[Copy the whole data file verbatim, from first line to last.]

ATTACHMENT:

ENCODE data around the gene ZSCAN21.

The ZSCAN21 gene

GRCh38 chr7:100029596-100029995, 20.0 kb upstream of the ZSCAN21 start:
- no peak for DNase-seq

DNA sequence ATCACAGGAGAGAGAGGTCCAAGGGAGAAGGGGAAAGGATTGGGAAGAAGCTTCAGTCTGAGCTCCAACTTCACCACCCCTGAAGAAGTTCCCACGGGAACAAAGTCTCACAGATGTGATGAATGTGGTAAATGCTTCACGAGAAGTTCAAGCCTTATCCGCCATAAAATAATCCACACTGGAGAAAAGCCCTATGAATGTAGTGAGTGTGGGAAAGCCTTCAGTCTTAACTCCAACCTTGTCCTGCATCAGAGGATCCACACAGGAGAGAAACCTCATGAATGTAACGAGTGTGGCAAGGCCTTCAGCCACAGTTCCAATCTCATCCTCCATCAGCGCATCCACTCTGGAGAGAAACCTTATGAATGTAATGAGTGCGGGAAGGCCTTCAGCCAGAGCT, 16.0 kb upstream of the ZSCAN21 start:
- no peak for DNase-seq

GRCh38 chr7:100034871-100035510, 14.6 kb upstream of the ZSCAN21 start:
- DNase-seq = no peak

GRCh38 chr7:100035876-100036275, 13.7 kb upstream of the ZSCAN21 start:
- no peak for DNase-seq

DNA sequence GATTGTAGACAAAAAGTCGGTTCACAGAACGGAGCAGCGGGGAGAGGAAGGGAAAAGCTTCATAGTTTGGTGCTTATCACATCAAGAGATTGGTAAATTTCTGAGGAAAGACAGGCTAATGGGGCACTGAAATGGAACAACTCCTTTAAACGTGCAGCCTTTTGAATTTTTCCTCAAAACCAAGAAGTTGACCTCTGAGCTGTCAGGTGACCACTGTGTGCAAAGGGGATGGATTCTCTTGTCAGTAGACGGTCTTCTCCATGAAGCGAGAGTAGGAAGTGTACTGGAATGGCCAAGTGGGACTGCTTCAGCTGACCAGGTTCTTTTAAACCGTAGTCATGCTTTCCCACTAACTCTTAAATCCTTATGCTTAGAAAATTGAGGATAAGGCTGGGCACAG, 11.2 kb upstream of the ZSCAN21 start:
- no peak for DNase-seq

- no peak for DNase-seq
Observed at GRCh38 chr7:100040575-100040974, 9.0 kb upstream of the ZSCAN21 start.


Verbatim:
ENCODE data around the gene ZSCAN21.

The ZSCAN21 gene

GRCh38 chr7:100029596-100029995, 20.0 kb upstream of the ZSCAN21 start:
- no peak for DNase-seq

DNA sequence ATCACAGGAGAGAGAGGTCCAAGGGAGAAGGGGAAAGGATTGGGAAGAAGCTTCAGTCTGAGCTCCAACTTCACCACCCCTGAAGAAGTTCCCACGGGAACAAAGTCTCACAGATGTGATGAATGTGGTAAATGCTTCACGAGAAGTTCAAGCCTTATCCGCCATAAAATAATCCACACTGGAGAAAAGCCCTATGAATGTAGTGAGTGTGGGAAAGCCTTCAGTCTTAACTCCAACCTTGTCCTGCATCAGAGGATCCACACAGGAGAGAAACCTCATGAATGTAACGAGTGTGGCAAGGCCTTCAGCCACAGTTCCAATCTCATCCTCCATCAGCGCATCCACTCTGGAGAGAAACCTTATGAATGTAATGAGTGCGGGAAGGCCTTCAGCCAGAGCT, 16.0 kb upstream of the ZSCAN21 start:
- no peak for DNase-seq

GRCh38 chr7:100034871-100035510, 14.6 kb upstream of the ZSCAN21 start:
- DNase-seq = no peak

GRCh38 chr7:100035876-100036275, 13.7 kb upstream of the ZSCAN21 start:
- no peak for DNase-seq

DNA sequence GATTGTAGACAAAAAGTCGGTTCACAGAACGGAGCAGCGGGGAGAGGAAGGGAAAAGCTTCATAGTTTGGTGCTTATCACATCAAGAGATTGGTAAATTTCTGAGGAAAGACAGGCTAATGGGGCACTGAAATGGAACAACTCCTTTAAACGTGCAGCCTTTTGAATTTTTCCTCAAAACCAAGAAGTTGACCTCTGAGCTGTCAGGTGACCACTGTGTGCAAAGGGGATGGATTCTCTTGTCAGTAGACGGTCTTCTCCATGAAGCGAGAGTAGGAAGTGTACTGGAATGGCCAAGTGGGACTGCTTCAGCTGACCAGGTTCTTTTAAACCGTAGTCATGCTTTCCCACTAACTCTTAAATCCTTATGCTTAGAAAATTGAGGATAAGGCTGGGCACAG, 11.2 kb upstream of the ZSCAN21 start:
- no peak for DNase-seq

- no peak for DNase-seq
Observed at GRCh38 chr7:100040575-100040974, 9.0 kb upstream of the ZSCAN21 start.